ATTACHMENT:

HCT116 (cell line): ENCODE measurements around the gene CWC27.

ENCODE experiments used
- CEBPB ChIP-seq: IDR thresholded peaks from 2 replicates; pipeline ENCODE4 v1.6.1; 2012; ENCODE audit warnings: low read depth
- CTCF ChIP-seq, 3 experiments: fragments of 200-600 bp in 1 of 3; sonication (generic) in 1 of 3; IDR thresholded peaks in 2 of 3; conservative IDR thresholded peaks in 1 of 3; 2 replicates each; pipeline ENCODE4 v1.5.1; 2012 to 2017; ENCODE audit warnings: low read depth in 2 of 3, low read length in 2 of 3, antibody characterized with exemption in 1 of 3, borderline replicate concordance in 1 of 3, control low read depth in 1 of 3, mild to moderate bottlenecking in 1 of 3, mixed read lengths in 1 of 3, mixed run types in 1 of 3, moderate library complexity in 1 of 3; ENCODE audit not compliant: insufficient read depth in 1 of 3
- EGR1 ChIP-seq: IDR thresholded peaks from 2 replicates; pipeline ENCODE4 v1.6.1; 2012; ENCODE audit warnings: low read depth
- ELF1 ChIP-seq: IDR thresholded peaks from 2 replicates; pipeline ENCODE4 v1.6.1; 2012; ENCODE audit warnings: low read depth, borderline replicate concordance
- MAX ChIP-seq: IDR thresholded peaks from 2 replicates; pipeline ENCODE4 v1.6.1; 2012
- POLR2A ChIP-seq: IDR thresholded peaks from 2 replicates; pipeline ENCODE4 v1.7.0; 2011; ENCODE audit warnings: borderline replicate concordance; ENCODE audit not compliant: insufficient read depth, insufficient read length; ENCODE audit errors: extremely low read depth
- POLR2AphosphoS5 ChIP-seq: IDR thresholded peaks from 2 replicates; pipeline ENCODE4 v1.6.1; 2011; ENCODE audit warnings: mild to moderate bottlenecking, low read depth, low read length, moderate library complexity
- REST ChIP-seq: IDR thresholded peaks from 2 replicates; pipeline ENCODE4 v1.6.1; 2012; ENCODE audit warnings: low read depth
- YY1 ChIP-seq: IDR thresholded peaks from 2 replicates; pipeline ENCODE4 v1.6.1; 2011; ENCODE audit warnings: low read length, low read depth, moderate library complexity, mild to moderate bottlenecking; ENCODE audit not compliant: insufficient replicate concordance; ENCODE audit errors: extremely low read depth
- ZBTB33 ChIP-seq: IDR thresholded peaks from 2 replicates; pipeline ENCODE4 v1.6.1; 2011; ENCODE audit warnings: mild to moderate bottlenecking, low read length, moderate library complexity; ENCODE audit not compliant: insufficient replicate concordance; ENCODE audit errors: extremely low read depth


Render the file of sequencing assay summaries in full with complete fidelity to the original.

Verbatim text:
HCT116 (cell line): ENCODE measurements around the gene CWC27.

ENCODE experiments used
- CEBPB ChIP-seq: IDR thresholded peaks from 2 replicates; pipeline ENCODE4 v1.6.1; 2012; ENCODE audit warnings: low read depth
- CTCF ChIP-seq, 3 experiments: fragments of 200-600 bp in 1 of 3; sonication (generic) in 1 of 3; IDR thresholded peaks in 2 of 3; conservative IDR thresholded peaks in 1 of 3; 2 replicates each; pipeline ENCODE4 v1.5.1; 2012 to 2017; ENCODE audit warnings: low read depth in 2 of 3, low read length in 2 of 3, antibody characterized with exemption in 1 of 3, borderline replicate concordance in 1 of 3, control low read depth in 1 of 3, mild to moderate bottlenecking in 1 of 3, mixed read lengths in 1 of 3, mixed run types in 1 of 3, moderate library complexity in 1 of 3; ENCODE audit not compliant: insufficient read depth in 1 of 3
- EGR1 ChIP-seq: IDR thresholded peaks from 2 replicates; pipeline ENCODE4 v1.6.1; 2012; ENCODE audit warnings: low read depth
- ELF1 ChIP-seq: IDR thresholded peaks from 2 replicates; pipeline ENCODE4 v1.6.1; 2012; ENCODE audit warnings: low read depth, borderline replicate concordance
- MAX ChIP-seq: IDR thresholded peaks from 2 replicates; pipeline ENCODE4 v1.6.1; 2012
- POLR2A ChIP-seq: IDR thresholded peaks from 2 replicates; pipeline ENCODE4 v1.7.0; 2011; ENCODE audit warnings: borderline replicate concordance; ENCODE audit not compliant: insufficient read depth, insufficient read length; ENCODE audit errors: extremely low read depth
- POLR2AphosphoS5 ChIP-seq: IDR thresholded peaks from 2 replicates; pipeline ENCODE4 v1.6.1; 2011; ENCODE audit warnings: mild to moderate bottlenecking, low read depth, low read length, moderate library complexity
- REST ChIP-seq: IDR thresholded peaks from 2 replicates; pipeline ENCODE4 v1.6.1; 2012; ENCODE audit warnings: low read depth
- YY1 ChIP-seq: IDR thresholded peaks from 2 replicates; pipeline ENCODE4 v1.6.1; 2011; ENCODE audit warnings: low read length, low read depth, moderate library complexity, mild to moderate bottlenecking; ENCODE audit not compliant: insufficient replicate concordance; ENCODE audit errors: extremely low read depth
- ZBTB33 ChIP-seq: IDR thresholded peaks from 2 replicates; pipeline ENCODE4 v1.6.1; 2011; ENCODE audit warnings: mild to moderate bottlenecking, low read length, moderate library complexity; ENCODE audit not compliant: insufficient replicate concordance; ENCODE audit errors: extremely low read depth